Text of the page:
Friday, December 07, 2007

So as not to see you see me react.

I wrote this to my improv teacher Jim, who is also my friend and whom I write everyday so that we can escape the tedium of our jobs.


You and I are alike in some ways, not alike in others. I've been attracted to bad elements, done bad things, destructive things and made some mistakes with some really terrible people. I would like to think that I've remained constant and good throughout whatever situations I was dealing with, but occasional lapses and weakness have probably made me a worse person than I'd like to think I am. It's certainly made me darker, a little bit more bitter - which would be great if I were, like, a chocolate, but I'm not. It's probably also made me a better writer, capable of drawing on a larger trove of human experience, but sometimes I wish that I could be the person who doesn't make jokes about, for instance, putting a puppy in a catapult.

I am also an intellectual snob, which makes it either ironic or telling that my apartment looks as scary as the Unabomber's. I've developed this habit around the bookstore and in my office of not tolerating fakery - even though I'm capable of it. A couple nights ago at the bookstore, our new security guard panicked because someone rang the back doorbell. I had to calm her down and tell her what happened. She asked me, startled, "There's a back door?" I had to tell her where it was - that it was in a room we'd actually been in together before. It was not her first night. She's the security guard. For some reason, it didn't provide me with much comfort when *I* had to tell her where one of the doors to the building was. Since then, I've had this opinion that she's stupid, and I can't shake it.

This year, because I've been trying to improve how I interact socially with friends and improve how I relax and cope with things, I've had to say goodbye to Scott, my on-again/off-again lover who could never commit and, in fact, would usually run from a discussion about commitment with me into the arms of some random Internet hookup, into the crotch of some skeevy guy from a bar or into some long road trip across state lines to experiment with some sort of fetish that he hadn't really indulged in before. I thought, at first, that it was because I was just too needy or that conversations with me just really annoyed him. It didn't occur to me that he was spectacularly ill-equipped to deal with the safety I was providing him, that I was - for once - the stable one in a relationship, until our waitress at the Steak 'n' Shake one night told me that any person who would run away from me and what I was providing was retarded. She said it in front of him. He was dumbstruck. It was one of the funniest moments of my life. I went back to the Steak 'n' Shake a couple months afterward to thank that waitress, but by then she was back in jail for - according to that night's staff at the Steak 'n' Shake - jumping the fence of a Halfway House to try and score some crystal meth. I don't think that invalidates her good advice, but I don't know.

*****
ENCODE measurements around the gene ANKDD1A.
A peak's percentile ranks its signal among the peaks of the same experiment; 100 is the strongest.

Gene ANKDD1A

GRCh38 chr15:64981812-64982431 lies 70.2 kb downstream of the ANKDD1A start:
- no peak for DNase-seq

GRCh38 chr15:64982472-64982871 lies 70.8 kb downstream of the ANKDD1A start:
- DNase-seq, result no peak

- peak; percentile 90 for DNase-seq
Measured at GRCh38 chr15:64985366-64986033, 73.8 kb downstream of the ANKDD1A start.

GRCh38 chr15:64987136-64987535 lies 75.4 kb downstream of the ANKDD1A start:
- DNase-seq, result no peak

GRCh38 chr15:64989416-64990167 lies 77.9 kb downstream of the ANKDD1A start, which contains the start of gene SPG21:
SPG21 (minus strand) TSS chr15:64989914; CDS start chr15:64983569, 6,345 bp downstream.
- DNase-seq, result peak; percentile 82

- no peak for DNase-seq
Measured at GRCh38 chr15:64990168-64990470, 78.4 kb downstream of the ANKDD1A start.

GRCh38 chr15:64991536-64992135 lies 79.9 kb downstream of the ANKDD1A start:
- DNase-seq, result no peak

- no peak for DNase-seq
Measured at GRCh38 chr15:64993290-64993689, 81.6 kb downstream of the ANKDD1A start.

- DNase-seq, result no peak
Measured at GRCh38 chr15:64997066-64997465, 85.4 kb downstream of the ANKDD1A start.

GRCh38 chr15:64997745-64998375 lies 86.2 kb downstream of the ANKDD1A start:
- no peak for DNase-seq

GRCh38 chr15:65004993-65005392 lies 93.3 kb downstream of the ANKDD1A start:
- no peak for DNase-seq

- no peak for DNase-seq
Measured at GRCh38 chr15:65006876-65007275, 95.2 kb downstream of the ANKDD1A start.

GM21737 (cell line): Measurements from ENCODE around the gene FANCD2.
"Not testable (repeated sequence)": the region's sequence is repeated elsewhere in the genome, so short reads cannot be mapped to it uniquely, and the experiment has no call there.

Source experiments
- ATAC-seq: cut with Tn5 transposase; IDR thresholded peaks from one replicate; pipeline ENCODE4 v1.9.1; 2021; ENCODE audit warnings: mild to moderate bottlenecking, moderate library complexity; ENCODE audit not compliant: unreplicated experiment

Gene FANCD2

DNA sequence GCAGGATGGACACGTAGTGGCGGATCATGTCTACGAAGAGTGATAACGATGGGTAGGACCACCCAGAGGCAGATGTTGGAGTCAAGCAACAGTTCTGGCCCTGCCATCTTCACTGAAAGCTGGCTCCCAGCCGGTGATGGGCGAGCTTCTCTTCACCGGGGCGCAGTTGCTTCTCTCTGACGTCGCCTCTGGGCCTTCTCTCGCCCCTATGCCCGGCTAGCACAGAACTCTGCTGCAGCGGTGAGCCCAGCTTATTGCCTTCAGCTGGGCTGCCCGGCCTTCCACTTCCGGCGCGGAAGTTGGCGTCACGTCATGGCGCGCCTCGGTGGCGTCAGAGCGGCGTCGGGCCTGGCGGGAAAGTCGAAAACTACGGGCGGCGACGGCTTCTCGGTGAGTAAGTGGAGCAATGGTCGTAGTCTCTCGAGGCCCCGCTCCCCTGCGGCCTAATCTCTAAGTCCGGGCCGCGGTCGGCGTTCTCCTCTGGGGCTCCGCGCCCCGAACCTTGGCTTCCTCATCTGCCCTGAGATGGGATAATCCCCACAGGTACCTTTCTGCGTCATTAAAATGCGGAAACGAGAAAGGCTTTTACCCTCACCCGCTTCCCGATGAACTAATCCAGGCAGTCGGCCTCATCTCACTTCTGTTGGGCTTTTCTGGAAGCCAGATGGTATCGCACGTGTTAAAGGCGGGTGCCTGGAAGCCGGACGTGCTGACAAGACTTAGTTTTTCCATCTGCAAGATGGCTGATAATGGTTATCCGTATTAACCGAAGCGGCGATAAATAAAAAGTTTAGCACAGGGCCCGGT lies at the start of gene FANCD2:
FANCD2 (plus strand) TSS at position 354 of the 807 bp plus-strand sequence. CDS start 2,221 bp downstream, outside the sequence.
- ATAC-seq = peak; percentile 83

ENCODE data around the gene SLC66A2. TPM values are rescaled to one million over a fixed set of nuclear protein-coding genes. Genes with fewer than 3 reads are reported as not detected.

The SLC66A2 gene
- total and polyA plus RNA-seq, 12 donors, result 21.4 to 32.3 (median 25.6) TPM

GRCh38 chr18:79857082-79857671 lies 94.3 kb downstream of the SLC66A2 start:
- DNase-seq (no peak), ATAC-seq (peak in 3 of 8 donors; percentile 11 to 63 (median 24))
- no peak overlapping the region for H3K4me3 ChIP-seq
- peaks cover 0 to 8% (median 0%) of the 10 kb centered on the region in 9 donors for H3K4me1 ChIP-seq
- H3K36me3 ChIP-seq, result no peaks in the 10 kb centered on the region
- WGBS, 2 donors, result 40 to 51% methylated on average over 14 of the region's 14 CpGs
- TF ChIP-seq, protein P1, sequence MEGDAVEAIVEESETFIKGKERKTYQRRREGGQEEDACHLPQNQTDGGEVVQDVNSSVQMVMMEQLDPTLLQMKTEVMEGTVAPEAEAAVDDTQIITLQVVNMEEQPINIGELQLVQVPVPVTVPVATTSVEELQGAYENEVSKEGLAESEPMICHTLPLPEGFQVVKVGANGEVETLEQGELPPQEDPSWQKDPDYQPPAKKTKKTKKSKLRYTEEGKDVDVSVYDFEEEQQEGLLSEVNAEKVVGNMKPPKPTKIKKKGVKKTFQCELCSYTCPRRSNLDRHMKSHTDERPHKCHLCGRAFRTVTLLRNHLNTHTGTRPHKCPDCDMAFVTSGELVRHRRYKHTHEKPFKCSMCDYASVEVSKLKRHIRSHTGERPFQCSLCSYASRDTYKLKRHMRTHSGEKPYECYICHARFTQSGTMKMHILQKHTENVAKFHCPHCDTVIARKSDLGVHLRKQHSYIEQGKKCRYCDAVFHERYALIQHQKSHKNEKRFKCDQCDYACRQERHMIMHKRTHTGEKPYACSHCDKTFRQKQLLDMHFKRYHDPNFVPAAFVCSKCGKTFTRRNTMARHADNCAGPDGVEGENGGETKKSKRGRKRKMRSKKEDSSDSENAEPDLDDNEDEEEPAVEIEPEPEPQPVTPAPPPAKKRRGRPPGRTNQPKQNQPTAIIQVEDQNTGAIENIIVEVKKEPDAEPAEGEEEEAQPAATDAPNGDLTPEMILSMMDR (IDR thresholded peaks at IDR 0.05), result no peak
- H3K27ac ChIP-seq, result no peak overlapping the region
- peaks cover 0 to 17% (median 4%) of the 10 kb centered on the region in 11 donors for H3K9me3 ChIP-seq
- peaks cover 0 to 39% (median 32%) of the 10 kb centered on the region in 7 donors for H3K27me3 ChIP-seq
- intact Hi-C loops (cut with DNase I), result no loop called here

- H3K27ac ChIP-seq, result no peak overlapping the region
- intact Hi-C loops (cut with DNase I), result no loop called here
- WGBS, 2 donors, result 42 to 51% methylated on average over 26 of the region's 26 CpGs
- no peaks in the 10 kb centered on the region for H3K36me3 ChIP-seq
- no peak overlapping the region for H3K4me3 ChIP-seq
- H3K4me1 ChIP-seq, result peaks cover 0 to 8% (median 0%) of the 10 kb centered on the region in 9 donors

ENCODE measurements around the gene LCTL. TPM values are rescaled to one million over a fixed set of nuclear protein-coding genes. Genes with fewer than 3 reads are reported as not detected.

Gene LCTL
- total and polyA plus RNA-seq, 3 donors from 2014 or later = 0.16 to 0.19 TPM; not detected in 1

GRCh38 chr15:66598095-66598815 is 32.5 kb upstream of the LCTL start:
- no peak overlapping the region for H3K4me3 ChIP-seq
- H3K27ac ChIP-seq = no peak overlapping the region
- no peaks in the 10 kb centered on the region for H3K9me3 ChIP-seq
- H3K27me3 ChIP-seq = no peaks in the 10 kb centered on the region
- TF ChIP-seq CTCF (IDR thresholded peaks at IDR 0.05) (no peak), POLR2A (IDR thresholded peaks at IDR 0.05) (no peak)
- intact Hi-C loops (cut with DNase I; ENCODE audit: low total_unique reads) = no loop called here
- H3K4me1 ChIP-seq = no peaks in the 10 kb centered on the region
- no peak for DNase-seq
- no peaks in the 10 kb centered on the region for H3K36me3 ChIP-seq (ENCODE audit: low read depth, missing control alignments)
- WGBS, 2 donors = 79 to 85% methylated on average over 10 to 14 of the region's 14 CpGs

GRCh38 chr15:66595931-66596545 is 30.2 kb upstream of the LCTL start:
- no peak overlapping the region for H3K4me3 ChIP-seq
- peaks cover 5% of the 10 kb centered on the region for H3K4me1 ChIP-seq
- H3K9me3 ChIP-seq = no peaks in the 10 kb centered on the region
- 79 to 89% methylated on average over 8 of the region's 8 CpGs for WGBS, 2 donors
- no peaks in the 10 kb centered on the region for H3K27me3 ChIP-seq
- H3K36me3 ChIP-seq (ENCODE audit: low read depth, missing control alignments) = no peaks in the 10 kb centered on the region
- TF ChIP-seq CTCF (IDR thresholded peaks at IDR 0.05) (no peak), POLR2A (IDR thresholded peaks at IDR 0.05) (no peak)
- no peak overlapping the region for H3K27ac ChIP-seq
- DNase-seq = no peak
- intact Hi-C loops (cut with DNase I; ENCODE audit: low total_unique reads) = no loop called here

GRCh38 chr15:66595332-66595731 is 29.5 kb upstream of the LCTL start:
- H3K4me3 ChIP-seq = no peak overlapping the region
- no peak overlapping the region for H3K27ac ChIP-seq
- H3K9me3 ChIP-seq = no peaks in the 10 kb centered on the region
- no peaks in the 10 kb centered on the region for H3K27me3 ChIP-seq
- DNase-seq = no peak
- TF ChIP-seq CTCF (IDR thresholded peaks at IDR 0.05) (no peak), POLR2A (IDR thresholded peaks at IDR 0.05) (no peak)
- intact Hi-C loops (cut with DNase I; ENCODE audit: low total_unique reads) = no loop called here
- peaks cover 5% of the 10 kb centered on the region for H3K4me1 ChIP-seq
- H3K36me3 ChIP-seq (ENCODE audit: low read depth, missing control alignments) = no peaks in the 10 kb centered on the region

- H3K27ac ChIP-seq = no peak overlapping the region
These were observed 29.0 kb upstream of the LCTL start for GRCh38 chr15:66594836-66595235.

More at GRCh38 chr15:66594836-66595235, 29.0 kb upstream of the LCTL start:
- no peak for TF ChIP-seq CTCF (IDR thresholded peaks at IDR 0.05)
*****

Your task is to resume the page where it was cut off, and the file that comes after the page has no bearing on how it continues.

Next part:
I stopped hanging out with my friend Brad after I realized he would only come over to my apartment if he happened to have another appointment for "intimacy" near where I live. In March, an amputee in my neighborhood - whom he met through a website - canceled on him, and he told me that a trip to see me alone "wasn't worth the gas." On the phone, he said it in this sort of passive way, as though he were asking me to pass the salt. He couldn't figure out why I was laughing. And he didn't seem to notice for months that I was even upset. By then, I told him that I didn't like our friendship because I didn't like being "the back-up plan to an amputee hook-up." I asked him why my crippled legs weren't good enough to spend time with.

I also said goodbye to my best friend Vickye, who I actually don't think likes me very much. Even though she claims to love me, I never see her, and she's spectacularly unreliable. One time during our 20s, she got married, and she didn't introduce me to her husband for four years. She said she didn't think we'd get along. I finally met him at a skating rink during her niece's birthday party. They were divorced within a year. Vic lost her job earlier this year, then changed her phone number so that I didn't get to talk to her from August until the end of October - when she called up and said that she wanted to get back to "feeling like herself." We made plans to do something just recently, and she stood me up. And, actually, that's exactly the way that Vickye is herself.